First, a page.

There’s a lot to like in Porzingis. He could be special (we don’t know yet, we see only the potential). But idolizing Kobe — and if you understand the work he put in, the passion for the game — can be a good start.

(Hat tip NBA reddit)

Warriors’ interim coach Luke Walton’s car stolen

Luke Walton

If you’re looking for a “when are things going to go wrong for the Warriors” moment, we have one for you. But it may not be what you had hoped for.

Warriors’ interim head coach Luke Walton — the guy on the sidelines for the 15 (soon to be 16) game winning streak — had his car stolen during a crime spree, reports

One of the cars stolen during an Oakland Hills crime spree belongs to Golden State Warriors coach Luke Walton, Alameda County District Attorney Nancy O’Malley said late Monday.

Walton’s Mercedes Benz was stolen Tuesday by two suspects, who police believe are also responsible for a violent attack on a 75-year-old woman outside her home on Thursday. The suspects also took the woman’s car during the attack, according to police.

Yikes. That’s serious.

I’m sure Steve Kerr has like 14 cars, he can loan one to Walton.

Pacers guard George Hill returns Tuesday against Wizards

Paul George, Marcus Morris
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WASHINGTON (AP) — Pacers guard George Hill returned to the lineup Tuesday night against Washington after missing three games with an upper respiratory infection.

Hill is averaging 14 points and just under 37 minutes in 10 games this season. He was on the bench in case of emergency in Saturday’s victory over Milwaukee.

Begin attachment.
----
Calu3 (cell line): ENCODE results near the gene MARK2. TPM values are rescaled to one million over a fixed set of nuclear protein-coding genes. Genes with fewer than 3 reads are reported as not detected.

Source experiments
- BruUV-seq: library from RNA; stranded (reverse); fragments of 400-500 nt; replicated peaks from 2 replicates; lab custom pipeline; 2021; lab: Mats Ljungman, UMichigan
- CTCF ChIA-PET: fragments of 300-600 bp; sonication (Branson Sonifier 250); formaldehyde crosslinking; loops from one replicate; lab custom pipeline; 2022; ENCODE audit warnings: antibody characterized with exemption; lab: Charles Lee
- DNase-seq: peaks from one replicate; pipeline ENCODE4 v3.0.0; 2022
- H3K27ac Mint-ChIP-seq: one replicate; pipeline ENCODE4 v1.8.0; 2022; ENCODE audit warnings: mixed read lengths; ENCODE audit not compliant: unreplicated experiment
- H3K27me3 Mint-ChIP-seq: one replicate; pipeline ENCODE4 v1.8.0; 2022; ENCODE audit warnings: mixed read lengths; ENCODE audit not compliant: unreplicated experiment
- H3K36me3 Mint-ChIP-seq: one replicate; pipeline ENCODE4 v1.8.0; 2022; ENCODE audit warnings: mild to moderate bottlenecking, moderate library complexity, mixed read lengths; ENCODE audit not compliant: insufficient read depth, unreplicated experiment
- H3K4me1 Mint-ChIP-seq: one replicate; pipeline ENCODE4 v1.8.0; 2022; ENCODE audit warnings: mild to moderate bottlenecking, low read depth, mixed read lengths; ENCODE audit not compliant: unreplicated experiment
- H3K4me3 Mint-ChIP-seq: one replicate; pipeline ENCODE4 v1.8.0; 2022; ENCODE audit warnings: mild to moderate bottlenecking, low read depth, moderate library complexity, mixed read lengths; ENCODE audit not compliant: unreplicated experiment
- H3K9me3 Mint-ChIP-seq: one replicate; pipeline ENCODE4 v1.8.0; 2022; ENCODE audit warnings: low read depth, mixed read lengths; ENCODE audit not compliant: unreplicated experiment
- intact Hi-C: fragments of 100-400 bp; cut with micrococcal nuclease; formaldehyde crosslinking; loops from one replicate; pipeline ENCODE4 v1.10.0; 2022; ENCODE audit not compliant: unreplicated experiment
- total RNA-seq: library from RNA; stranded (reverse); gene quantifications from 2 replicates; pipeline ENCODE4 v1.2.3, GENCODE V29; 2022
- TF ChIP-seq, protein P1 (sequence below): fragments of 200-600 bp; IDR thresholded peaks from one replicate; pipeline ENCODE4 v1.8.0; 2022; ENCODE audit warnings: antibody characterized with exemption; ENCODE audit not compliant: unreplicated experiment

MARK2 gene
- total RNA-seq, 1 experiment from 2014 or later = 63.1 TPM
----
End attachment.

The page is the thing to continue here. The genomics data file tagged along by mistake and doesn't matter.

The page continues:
Coach Frank Vogel said Tuesday Hill’s infection had improved “to the point where he’s fine to play,” but would keep an eye out for fatigue after an 11-day layoff.

Hassan Whiteside on intentional fouls: “It’s not working, so keep fouling me”

Hassan Whiteside

Remember how Adam Silver was preaching that the league didn’t want to change the intentional foul rule — the hack-a-Shaq strategy — because it was really about two players (DeAndre Jordan and Dwight Howard) and a handful of others now and then. The fact that it’s not basketball didn’t matter.

Well, it’s not just two — Miami’s Hassan Whiteside has gotten the treatment this season. He’s a 53.4 percent free throw shooter this season.

And he says bring it on. From Jason Lieser of the Palm Beach Post:

“I’m enjoying this,” he said. “Foul me so I can get a double-double and we can win. It’s not working, so keep fouling me.”

He’s even smart at not getting fouled.

Whiteside also is liking that teams are looking at their options against the best defense in the NBA — yes, Miami at 94 points allowed per 100 possessions, is the best defense in the NBA right now — and deciding to attack Whiteside.

“There’s teams that’s out there that say ‘Stay away from Hassan,’ and there’s teams that say, ‘We don’t care if Hassan’s down there. Attack Hassan.’ I love them teams that do that. God bless them coaches. I love them teams.”

Whiteside is not as great a defender as the block totals would indicate — if he doesn’t see a block in it, his rotations can be a bit slow. One scout recently called him a selfish defender to me recently, suggesting he is in it for the numbers, not the sacrifices needed for an elite defense. True or not, the Heat have an elite defense and Whiteside is at the heart of it.

And if the strategy is to try to exploit him, Whiteside plans to make people pay.